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Peer reviewed Peer reviewed
McGregor, Michael A. – Journalism Quarterly, 1986
Argues that the FCC prefers an unregulated marketplace for children's programing, but that it has not been shown that the marketplace will work for this program type. (FL)
Descriptors: Childrens Television, Economic Factors, Federal Regulation, Government Role
Peer reviewed Peer reviewed
Levin, Harry J. – Journal of Communication, 1986
Reviews the empirical evidence cited by the FCC in favor of increasing the allowable number of radio and TV stations owned by one group. Argues FCC was biased in favor of deregulation despite weighty evidence indicating continued need for regulation. (MS)
Descriptors: Decision Making, Federal Government, Federal Regulation, Government Role
Virts, Paul H. – 1982
Because the Federal Communication Commission's (FCC) decision to deregulate commercial radio has created great controversy over what constitutes "public interest" in broadcast deregulation, this paper provides a brief historical analysis of the bases for defining the public interest standard in broadcast regulation and examines the use…
Descriptors: Broadcast Industry, Federal Regulation, Models, Public Agencies
Fowler, Mark S. – 1981
This paper contains transcripts of two speeches given by the chairperson of the Federal Communications Commission (FCC) outlining his philosophy concerning the function of that agency and its relationship to the telecommunications industry. The first transcript discusses the primary management objectives identified by the FCC as follows: (1) to…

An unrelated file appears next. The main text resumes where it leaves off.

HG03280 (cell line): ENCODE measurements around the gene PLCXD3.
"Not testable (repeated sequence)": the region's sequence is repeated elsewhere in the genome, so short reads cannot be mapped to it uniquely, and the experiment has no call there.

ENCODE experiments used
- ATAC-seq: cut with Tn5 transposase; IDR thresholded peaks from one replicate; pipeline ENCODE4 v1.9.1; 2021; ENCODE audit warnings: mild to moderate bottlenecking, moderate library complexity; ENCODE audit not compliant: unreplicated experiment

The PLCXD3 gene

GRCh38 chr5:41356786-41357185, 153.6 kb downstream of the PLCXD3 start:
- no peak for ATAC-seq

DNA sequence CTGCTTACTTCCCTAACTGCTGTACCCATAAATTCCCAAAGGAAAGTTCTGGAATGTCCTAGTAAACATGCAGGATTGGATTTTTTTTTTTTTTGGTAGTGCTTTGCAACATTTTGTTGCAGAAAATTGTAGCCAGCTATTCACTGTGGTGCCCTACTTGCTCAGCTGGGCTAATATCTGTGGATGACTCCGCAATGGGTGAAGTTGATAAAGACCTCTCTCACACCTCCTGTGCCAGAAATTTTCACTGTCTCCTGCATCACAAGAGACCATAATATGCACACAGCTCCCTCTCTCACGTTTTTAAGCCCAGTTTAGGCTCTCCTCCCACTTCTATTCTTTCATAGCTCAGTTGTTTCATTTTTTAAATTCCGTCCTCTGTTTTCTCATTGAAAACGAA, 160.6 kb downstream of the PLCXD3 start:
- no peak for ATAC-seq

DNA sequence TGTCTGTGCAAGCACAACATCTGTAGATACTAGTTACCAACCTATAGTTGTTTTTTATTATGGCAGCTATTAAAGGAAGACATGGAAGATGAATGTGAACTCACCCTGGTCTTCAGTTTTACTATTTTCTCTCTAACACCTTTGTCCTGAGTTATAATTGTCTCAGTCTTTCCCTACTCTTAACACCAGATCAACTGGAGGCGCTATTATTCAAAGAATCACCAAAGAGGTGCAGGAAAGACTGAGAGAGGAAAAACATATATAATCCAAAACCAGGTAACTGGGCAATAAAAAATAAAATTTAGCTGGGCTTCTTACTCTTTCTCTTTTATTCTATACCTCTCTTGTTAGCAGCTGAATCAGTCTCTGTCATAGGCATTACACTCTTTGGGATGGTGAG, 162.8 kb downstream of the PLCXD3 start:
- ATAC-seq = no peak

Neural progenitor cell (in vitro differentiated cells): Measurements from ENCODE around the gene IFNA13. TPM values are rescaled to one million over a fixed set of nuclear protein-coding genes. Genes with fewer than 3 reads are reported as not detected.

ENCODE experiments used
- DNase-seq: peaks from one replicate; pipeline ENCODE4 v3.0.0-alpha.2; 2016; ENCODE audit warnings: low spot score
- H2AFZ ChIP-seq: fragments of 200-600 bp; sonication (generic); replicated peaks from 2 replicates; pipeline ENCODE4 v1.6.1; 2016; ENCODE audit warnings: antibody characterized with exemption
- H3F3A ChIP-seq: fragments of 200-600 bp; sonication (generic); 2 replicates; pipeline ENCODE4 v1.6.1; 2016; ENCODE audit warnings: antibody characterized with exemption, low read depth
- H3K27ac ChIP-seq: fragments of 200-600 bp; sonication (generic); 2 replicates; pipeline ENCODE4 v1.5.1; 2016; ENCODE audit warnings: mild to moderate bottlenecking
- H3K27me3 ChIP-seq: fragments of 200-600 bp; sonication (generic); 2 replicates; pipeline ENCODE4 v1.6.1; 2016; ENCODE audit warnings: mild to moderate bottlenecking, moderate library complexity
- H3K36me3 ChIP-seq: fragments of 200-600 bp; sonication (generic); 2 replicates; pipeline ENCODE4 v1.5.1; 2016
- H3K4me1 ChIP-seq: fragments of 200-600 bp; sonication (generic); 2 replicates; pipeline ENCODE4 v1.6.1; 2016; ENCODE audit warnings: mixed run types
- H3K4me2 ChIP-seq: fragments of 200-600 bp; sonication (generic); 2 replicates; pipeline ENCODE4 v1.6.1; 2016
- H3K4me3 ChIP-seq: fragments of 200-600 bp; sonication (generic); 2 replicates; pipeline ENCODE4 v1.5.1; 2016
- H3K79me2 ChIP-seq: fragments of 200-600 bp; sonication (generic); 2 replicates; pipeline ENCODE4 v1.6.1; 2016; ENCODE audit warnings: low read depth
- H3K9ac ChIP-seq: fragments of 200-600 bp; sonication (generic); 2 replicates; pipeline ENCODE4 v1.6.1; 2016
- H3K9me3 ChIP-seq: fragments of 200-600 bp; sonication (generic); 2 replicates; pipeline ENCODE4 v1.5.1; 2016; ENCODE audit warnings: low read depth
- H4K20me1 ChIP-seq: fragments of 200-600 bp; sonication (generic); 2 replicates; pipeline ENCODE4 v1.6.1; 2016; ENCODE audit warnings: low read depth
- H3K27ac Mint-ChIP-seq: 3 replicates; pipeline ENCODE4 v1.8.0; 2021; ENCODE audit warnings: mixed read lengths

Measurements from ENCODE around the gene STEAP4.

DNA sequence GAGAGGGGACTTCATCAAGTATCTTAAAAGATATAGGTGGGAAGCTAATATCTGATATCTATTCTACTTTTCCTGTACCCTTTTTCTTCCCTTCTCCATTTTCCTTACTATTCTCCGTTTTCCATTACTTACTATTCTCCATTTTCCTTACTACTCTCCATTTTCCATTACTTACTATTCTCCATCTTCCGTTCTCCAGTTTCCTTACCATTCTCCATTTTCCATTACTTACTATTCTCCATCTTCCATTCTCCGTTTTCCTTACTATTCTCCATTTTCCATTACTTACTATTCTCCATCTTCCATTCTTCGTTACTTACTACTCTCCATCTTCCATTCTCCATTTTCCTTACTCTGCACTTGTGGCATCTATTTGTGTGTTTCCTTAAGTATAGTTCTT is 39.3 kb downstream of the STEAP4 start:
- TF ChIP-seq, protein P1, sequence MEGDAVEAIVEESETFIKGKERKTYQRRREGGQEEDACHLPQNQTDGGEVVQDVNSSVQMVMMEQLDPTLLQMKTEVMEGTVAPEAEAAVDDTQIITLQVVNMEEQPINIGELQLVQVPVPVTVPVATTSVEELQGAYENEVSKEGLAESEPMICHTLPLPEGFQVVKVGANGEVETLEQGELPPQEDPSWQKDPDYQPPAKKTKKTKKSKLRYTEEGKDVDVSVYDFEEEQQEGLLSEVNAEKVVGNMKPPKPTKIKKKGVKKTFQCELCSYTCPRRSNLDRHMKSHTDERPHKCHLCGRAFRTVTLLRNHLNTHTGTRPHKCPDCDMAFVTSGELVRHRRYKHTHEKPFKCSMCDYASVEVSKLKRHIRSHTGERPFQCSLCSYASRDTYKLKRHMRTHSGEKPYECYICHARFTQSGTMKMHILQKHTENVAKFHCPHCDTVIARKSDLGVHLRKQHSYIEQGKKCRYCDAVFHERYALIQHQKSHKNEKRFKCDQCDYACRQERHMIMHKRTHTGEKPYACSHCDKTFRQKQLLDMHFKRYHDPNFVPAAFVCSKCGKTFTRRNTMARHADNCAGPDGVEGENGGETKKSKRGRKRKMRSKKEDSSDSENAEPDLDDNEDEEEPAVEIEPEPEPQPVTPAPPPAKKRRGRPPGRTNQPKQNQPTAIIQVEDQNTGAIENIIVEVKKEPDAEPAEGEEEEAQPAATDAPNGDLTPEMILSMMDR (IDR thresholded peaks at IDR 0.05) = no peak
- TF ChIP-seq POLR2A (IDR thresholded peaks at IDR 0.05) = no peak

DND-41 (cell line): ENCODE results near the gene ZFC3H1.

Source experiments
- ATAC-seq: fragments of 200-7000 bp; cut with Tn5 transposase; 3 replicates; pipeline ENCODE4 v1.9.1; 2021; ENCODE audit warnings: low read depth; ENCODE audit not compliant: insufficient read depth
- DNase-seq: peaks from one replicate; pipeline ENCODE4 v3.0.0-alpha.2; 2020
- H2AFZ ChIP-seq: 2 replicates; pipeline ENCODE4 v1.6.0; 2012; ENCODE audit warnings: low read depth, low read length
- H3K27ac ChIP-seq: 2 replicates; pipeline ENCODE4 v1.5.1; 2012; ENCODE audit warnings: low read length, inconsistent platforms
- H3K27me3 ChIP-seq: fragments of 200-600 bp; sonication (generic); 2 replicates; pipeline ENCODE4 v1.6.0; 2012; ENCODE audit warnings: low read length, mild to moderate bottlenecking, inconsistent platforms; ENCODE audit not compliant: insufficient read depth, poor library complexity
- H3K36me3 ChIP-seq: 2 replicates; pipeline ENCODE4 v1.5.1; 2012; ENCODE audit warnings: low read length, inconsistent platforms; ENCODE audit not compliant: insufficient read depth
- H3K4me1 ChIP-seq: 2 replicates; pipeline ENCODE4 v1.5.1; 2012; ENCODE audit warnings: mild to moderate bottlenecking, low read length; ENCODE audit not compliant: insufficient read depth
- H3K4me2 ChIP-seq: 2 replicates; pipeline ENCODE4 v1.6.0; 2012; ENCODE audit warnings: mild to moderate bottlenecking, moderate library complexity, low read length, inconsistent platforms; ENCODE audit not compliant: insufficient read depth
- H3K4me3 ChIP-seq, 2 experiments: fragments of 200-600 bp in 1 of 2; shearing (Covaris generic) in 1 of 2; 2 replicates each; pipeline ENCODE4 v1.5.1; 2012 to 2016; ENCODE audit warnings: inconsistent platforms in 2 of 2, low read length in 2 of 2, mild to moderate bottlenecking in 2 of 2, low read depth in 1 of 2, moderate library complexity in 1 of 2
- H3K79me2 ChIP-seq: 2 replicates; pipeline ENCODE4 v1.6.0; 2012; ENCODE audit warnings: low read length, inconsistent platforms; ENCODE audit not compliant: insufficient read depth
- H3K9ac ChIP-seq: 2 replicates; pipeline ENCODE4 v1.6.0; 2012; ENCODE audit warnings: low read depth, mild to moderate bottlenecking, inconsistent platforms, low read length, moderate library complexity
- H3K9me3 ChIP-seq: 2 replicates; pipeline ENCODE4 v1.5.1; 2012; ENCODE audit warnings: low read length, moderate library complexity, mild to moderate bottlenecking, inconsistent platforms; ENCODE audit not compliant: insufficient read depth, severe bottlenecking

Descriptors: Broadcast Industry, Federal Regulation, Management by Objectives, Management Systems
Rowland, Willard D., Jr. – 1982
In spite of apparent successes, it remains questionable whether communications reform groups have had significant impact on public policy toward broadcasting and its role in American society. Historically, the progressive movement and the rise of government regulatory apparatus underlie the communications reform movement. But the effectiveness of…
Descriptors: Broadcast Industry, Federal Regulation, Government Role, Modern History
Kleiman, Howard – 1982
A compelling argument can be made for the "public forum doctrine," which states that public broadcasting stations licensed to government bodies have a greater obligation than commercial stations under the First Amendment to transcend political and personal biases in making programing decisions. It is also equally important that…
Descriptors: Broadcast Industry, Court Doctrine, Court Litigation, Court Role